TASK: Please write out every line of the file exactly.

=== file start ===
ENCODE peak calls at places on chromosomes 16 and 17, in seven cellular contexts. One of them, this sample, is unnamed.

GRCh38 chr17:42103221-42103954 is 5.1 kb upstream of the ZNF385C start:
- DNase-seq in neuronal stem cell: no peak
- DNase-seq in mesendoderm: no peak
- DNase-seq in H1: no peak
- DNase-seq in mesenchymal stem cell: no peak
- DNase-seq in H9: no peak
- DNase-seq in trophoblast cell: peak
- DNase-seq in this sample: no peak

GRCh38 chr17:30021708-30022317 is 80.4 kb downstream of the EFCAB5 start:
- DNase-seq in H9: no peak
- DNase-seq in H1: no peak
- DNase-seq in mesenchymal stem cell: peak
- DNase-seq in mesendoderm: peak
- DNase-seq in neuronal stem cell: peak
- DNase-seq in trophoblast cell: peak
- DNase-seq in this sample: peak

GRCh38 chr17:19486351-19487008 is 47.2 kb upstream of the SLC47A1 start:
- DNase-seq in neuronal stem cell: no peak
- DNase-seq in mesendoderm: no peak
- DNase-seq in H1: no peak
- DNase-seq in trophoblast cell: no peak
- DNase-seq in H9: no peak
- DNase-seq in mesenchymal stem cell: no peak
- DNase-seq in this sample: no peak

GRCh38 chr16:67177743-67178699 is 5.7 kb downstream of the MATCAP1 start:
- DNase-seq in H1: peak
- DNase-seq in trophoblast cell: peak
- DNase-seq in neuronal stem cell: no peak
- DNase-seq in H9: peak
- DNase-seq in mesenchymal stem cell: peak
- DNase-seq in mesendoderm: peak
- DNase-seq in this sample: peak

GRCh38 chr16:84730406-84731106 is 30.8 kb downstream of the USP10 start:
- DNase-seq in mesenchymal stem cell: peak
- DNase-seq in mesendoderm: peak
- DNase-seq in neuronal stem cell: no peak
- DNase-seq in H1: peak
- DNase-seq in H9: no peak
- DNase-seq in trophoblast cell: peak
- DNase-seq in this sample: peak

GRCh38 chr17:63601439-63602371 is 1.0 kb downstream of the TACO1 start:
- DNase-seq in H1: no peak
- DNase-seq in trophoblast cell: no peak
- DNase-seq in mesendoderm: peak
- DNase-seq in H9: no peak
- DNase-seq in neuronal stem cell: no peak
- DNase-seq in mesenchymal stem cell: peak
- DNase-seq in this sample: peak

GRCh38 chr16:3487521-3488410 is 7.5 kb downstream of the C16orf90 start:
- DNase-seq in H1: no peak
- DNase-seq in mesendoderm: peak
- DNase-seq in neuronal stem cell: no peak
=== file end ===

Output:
ENCODE peak calls at places on chromosomes 16 and 17, in seven cellular contexts. One of them, this sample, is unnamed.

GRCh38 chr17:42103221-42103954 is 5.1 kb upstream of the ZNF385C start:
- DNase-seq in neuronal stem cell: no peak
- DNase-seq in mesendoderm: no peak
- DNase-seq in H1: no peak
- DNase-seq in mesenchymal stem cell: no peak
- DNase-seq in H9: no peak
- DNase-seq in trophoblast cell: peak
- DNase-seq in this sample: no peak

GRCh38 chr17:30021708-30022317 is 80.4 kb downstream of the EFCAB5 start:
- DNase-seq in H9: no peak
- DNase-seq in H1: no peak
- DNase-seq in mesenchymal stem cell: peak
- DNase-seq in mesendoderm: peak
- DNase-seq in neuronal stem cell: peak
- DNase-seq in trophoblast cell: peak
- DNase-seq in this sample: peak

GRCh38 chr17:19486351-19487008 is 47.2 kb upstream of the SLC47A1 start:
- DNase-seq in neuronal stem cell: no peak
- DNase-seq in mesendoderm: no peak
- DNase-seq in H1: no peak
- DNase-seq in trophoblast cell: no peak
- DNase-seq in H9: no peak
- DNase-seq in mesenchymal stem cell: no peak
- DNase-seq in this sample: no peak

GRCh38 chr16:67177743-67178699 is 5.7 kb downstream of the MATCAP1 start:
- DNase-seq in H1: peak
- DNase-seq in trophoblast cell: peak
- DNase-seq in neuronal stem cell: no peak
- DNase-seq in H9: peak
- DNase-seq in mesenchymal stem cell: peak
- DNase-seq in mesendoderm: peak
- DNase-seq in this sample: peak

GRCh38 chr16:84730406-84731106 is 30.8 kb downstream of the USP10 start:
- DNase-seq in mesenchymal stem cell: peak
- DNase-seq in mesendoderm: peak
- DNase-seq in neuronal stem cell: no peak
- DNase-seq in H1: peak
- DNase-seq in H9: no peak
- DNase-seq in trophoblast cell: peak
- DNase-seq in this sample: peak

GRCh38 chr17:63601439-63602371 is 1.0 kb downstream of the TACO1 start:
- DNase-seq in H1: no peak
- DNase-seq in trophoblast cell: no peak
- DNase-seq in mesendoderm: peak
- DNase-seq in H9: no peak
- DNase-seq in neuronal stem cell: no peak
- DNase-seq in mesenchymal stem cell: peak
- DNase-seq in this sample: peak

GRCh38 chr16:3487521-3488410 is 7.5 kb downstream of the C16orf90 start:
- DNase-seq in H1: no peak
- DNase-seq in mesendoderm: peak
- DNase-seq in neuronal stem cell: no peak